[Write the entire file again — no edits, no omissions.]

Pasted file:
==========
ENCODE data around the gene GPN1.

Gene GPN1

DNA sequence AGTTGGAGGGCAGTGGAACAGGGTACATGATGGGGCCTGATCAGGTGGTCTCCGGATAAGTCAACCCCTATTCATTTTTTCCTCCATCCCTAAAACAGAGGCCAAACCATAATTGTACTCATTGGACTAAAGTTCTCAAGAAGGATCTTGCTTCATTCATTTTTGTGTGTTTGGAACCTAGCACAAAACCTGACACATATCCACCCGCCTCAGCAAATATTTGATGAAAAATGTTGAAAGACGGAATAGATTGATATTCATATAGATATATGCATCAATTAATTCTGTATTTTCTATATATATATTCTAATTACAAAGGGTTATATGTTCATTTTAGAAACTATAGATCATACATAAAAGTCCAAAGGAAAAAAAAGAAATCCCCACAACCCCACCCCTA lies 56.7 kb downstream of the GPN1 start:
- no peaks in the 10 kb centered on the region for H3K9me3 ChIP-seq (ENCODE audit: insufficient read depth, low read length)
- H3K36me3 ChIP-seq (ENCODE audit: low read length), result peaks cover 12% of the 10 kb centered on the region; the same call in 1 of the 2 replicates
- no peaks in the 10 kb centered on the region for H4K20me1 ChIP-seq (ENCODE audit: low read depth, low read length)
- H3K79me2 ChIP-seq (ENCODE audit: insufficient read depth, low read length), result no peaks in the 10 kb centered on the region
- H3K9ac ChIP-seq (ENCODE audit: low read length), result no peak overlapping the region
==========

ENCODE data around the gene GPN1.

Gene GPN1

DNA sequence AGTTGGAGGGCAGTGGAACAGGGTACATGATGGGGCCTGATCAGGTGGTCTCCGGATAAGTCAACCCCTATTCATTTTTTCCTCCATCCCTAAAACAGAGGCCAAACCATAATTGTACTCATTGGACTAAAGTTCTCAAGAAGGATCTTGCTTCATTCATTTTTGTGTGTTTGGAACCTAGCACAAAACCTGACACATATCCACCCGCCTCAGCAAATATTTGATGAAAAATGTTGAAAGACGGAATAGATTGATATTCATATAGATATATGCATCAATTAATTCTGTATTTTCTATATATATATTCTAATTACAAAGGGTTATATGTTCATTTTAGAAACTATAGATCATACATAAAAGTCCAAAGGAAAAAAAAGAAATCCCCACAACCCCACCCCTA lies 56.7 kb downstream of the GPN1 start:
- no peaks in the 10 kb centered on the region for H3K9me3 ChIP-seq (ENCODE audit: insufficient read depth, low read length)
- H3K36me3 ChIP-seq (ENCODE audit: low read length), result peaks cover 12% of the 10 kb centered on the region; the same call in 1 of the 2 replicates
- no peaks in the 10 kb centered on the region for H4K20me1 ChIP-seq (ENCODE audit: low read depth, low read length)
- H3K79me2 ChIP-seq (ENCODE audit: insufficient read depth, low read length), result no peaks in the 10 kb centered on the region
- H3K9ac ChIP-seq (ENCODE audit: low read length), result no peak overlapping the region